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Civil Procedure I
West Virginia University School of Law
Cummings, Andre Douglas Pond

Civil Procedure (Jurisdiction)
I.                   Due Process
a.       Applies when government takes life, liberty, and property
b.      Two requirements:
                                                              i.      Notice
                                                            ii.      Opportunity to be herd
c.       Hamdi – What if there is an executive reason not to grant due process?
                                                              i.      Mathews Test – to determine if Due Process is necessary must weigh three factors: 1) interest of party seeking process 2) cost to the government to provide the procedure 3) and the risk or erroneous deprivation
II.                Notice – is comprised of a summons and a complaint (known as “service of process”) and is governed by Rule 4 of Fed. Rules of Civil Procedure
a.       Mullane – the notice requires a constitutionally minimum effort to give parties notice of pending legal action in a reasonably calculated manner under all the circumstances (the court in this case considered mail to be adequate)
                                                              i.      Greene – Simply posting s notice on a door does not pass the Mullane standard because can fall off or get stolen – simple formality does not pass constitutional muster b/c must make an honest effort to give service
1.      In person services is always preferred, but certified mail is accepted
2.      other ways are accepted so long there is strong assurance of receipt
a.       Some have accepted e-mail as an acceptable means to effect service of process to foreign defendants if there is proof of service electronic (PoS-E – “proof of service electronic)
b.      Khashoggi – If cannot give notice in person, then can leave at one’s abode or dwelling, and a person can have more than one home so long there is a indicia or mark of permanence.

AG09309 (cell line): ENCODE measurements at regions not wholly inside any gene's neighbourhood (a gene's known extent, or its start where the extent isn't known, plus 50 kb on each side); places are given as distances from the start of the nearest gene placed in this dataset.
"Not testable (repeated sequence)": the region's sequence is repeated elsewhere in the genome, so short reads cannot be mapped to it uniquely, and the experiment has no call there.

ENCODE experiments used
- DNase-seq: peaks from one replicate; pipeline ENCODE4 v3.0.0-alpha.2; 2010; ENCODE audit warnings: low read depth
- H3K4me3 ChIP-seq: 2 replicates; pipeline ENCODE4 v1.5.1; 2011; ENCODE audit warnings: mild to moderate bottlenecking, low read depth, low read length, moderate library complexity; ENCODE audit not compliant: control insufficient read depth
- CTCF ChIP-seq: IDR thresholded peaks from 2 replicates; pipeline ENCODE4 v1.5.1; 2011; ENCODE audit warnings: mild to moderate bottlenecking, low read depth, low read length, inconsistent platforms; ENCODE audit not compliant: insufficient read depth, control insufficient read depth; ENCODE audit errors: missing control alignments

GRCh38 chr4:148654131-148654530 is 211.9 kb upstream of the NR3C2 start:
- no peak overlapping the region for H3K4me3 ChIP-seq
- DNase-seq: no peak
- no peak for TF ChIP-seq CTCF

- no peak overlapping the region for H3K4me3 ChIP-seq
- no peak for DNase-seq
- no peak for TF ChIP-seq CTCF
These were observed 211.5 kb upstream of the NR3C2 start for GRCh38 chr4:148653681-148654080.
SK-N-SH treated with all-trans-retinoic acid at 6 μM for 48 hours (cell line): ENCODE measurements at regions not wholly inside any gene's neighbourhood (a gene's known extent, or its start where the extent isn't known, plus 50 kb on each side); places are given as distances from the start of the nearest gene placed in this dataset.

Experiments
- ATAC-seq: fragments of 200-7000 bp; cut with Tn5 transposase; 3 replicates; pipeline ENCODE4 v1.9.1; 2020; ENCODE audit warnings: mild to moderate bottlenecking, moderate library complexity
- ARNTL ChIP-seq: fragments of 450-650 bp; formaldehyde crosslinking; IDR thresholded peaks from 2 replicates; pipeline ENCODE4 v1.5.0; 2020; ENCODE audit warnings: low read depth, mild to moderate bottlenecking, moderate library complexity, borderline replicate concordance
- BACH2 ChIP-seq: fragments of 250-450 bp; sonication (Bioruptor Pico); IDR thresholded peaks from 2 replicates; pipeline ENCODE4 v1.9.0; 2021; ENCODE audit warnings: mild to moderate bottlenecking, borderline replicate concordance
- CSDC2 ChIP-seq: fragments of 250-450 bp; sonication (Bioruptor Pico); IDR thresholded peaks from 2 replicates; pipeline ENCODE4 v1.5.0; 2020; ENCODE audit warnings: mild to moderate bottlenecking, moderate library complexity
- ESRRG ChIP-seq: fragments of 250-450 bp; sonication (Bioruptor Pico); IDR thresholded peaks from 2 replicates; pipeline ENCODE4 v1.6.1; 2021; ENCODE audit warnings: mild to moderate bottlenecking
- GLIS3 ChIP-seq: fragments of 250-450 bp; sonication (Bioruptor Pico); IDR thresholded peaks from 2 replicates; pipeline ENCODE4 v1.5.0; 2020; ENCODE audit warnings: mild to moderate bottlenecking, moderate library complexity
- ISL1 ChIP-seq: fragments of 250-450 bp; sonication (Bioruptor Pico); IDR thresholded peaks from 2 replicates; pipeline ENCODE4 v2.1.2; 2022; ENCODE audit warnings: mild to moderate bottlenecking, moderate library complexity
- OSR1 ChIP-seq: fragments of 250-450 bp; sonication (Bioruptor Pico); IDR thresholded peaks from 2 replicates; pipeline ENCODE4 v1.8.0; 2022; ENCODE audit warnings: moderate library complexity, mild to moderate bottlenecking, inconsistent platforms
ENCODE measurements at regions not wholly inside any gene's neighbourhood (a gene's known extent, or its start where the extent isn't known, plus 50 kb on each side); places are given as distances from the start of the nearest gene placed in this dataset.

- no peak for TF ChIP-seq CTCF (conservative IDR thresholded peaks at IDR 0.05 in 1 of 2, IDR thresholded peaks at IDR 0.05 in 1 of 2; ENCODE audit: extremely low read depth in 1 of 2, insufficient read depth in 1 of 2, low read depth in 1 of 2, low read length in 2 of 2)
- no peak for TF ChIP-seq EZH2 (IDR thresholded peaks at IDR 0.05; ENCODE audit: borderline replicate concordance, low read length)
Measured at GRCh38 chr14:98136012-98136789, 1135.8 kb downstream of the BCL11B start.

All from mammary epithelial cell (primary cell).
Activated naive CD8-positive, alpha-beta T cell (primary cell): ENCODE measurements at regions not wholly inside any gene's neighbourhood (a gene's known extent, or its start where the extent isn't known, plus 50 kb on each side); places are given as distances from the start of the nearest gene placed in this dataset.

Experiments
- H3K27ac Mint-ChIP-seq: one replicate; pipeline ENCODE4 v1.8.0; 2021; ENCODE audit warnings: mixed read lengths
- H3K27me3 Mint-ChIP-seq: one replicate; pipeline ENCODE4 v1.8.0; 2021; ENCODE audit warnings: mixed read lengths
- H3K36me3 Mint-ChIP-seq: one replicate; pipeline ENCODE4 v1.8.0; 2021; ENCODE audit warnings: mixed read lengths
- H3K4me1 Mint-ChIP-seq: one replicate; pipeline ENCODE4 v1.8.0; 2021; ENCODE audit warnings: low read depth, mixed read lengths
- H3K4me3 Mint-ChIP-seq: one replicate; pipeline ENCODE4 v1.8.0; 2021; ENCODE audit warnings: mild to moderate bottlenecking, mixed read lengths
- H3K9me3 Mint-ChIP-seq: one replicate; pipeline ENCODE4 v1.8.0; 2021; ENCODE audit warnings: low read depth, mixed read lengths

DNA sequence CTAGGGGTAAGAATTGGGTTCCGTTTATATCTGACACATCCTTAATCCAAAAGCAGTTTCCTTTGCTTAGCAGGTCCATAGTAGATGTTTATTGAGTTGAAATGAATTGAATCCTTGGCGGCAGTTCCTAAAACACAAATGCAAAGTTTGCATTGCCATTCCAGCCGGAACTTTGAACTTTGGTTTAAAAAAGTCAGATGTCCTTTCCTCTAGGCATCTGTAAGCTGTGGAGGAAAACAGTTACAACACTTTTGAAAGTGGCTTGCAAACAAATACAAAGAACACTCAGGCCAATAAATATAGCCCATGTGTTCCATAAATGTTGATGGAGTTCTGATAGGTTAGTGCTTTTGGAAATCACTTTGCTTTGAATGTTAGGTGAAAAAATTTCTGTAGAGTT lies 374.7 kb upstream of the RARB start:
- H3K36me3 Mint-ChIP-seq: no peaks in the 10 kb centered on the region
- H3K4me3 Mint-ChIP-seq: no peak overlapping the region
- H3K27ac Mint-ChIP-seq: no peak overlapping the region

i.      Actual notice of a pending suit is not enough; must have strict compliance with “service of process” standards because:
1.      Mandated by 5th and 14th Amendments
2.      There can be no ambiguity in “service of process” because must know actual complaint and must know the person received notice
3.      A diligent effort to attempt service is not enough; there must be actual “service of process”
c.       Mid-Continent – What is there is an elusive defendant?
                                                              i.      A person may avoid being served but cannot evade or deny being served.
                                                            ii.      A person incorporated in a state designates the Sec of State to receive notice on their behalf
d.      Wyman – a state does not have jurisdiction over a person if they are not served

ed to keep the process informal, non-adversarial, and efficient (lawyers would slow down process)
IV.             Due Process and Jurisdiction: The Limit of State Power Over Person and Property:
a.       Pennoyer – A state must establish jurisdiction over a person before they adjudicate their legal duties and rights and a state cannot encroach on another state’s sovereignty
                                                              i.      A state’s failure to establish jurisdiction violates 14th Amendment right to Due Process
                                                            ii.      Under Pennoyer there were three ways to claim jurisdiction
1.      In personam – the party is physically in the state and therefore the state can adjudicate any legal duty and responsibility of the party
2.      In rem – the property is located in the state and the cause of action is related to the land – a state can adjudicate the dispute
3.      quasi in rem – there is land in a state, and the state attaches it or seizes it to adjudicate disputes involving owner of the property not in the state and not related to the land